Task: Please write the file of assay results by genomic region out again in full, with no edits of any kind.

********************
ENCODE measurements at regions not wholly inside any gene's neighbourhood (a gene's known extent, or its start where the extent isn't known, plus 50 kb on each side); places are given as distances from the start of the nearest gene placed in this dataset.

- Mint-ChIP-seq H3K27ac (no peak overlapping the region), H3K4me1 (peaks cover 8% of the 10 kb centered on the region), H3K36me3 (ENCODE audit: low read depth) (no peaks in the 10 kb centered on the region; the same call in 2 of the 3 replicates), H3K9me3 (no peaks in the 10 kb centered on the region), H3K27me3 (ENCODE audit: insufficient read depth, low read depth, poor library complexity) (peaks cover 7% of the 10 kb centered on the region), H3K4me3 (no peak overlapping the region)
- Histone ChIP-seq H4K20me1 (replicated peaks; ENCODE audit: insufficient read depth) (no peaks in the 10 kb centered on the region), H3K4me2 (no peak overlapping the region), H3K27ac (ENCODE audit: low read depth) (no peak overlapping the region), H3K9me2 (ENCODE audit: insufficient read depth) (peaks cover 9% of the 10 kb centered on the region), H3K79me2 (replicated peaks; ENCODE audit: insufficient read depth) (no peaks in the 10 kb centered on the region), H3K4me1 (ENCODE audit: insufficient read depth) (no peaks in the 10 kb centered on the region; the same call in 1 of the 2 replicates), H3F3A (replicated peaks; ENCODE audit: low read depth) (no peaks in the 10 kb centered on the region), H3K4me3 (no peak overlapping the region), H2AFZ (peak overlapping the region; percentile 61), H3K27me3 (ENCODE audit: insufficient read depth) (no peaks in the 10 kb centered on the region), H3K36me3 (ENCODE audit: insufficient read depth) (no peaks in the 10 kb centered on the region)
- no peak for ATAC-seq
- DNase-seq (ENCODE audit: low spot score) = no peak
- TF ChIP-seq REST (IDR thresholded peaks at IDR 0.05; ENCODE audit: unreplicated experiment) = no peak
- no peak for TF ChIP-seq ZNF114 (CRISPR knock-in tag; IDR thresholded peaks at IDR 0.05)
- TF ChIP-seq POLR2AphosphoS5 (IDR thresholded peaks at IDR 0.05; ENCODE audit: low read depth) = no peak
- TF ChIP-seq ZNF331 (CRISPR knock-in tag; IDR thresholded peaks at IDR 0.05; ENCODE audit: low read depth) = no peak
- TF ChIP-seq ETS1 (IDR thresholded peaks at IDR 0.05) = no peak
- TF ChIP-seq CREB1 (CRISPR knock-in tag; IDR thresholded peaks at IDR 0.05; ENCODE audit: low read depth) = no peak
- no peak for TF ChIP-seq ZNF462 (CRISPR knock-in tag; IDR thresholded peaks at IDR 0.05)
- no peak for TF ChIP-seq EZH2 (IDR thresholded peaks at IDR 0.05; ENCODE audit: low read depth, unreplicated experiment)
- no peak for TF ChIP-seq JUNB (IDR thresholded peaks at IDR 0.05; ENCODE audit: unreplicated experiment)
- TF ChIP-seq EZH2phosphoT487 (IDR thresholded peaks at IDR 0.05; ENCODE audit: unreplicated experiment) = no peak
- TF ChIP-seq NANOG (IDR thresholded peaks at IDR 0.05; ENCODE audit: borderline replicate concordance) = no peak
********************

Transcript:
ENCODE measurements at regions not wholly inside any gene's neighbourhood (a gene's known extent, or its start where the extent isn't known, plus 50 kb on each side); places are given as distances from the start of the nearest gene placed in this dataset.

- Mint-ChIP-seq H3K27ac (no peak overlapping the region), H3K4me1 (peaks cover 8% of the 10 kb centered on the region), H3K36me3 (ENCODE audit: low read depth) (no peaks in the 10 kb centered on the region; the same call in 2 of the 3 replicates), H3K9me3 (no peaks in the 10 kb centered on the region), H3K27me3 (ENCODE audit: insufficient read depth, low read depth, poor library complexity) (peaks cover 7% of the 10 kb centered on the region), H3K4me3 (no peak overlapping the region)
- Histone ChIP-seq H4K20me1 (replicated peaks; ENCODE audit: insufficient read depth) (no peaks in the 10 kb centered on the region), H3K4me2 (no peak overlapping the region), H3K27ac (ENCODE audit: low read depth) (no peak overlapping the region), H3K9me2 (ENCODE audit: insufficient read depth) (peaks cover 9% of the 10 kb centered on the region), H3K79me2 (replicated peaks; ENCODE audit: insufficient read depth) (no peaks in the 10 kb centered on the region), H3K4me1 (ENCODE audit: insufficient read depth) (no peaks in the 10 kb centered on the region; the same call in 1 of the 2 replicates), H3F3A (replicated peaks; ENCODE audit: low read depth) (no peaks in the 10 kb centered on the region), H3K4me3 (no peak overlapping the region), H2AFZ (peak overlapping the region; percentile 61), H3K27me3 (ENCODE audit: insufficient read depth) (no peaks in the 10 kb centered on the region), H3K36me3 (ENCODE audit: insufficient read depth) (no peaks in the 10 kb centered on the region)
- no peak for ATAC-seq
- DNase-seq (ENCODE audit: low spot score) = no peak
- TF ChIP-seq REST (IDR thresholded peaks at IDR 0.05; ENCODE audit: unreplicated experiment) = no peak
- no peak for TF ChIP-seq ZNF114 (CRISPR knock-in tag; IDR thresholded peaks at IDR 0.05)
- TF ChIP-seq POLR2AphosphoS5 (IDR thresholded peaks at IDR 0.05; ENCODE audit: low read depth) = no peak
- TF ChIP-seq ZNF331 (CRISPR knock-in tag; IDR thresholded peaks at IDR 0.05; ENCODE audit: low read depth) = no peak
- TF ChIP-seq ETS1 (IDR thresholded peaks at IDR 0.05) = no peak
- TF ChIP-seq CREB1 (CRISPR knock-in tag; IDR thresholded peaks at IDR 0.05; ENCODE audit: low read depth) = no peak
- no peak for TF ChIP-seq ZNF462 (CRISPR knock-in tag; IDR thresholded peaks at IDR 0.05)
- no peak for TF ChIP-seq EZH2 (IDR thresholded peaks at IDR 0.05; ENCODE audit: low read depth, unreplicated experiment)
- no peak for TF ChIP-seq JUNB (IDR thresholded peaks at IDR 0.05; ENCODE audit: unreplicated experiment)
- TF ChIP-seq EZH2phosphoT487 (IDR thresholded peaks at IDR 0.05; ENCODE audit: unreplicated experiment) = no peak
- TF ChIP-seq NANOG (IDR thresholded peaks at IDR 0.05; ENCODE audit: borderline replicate concordance) = no peak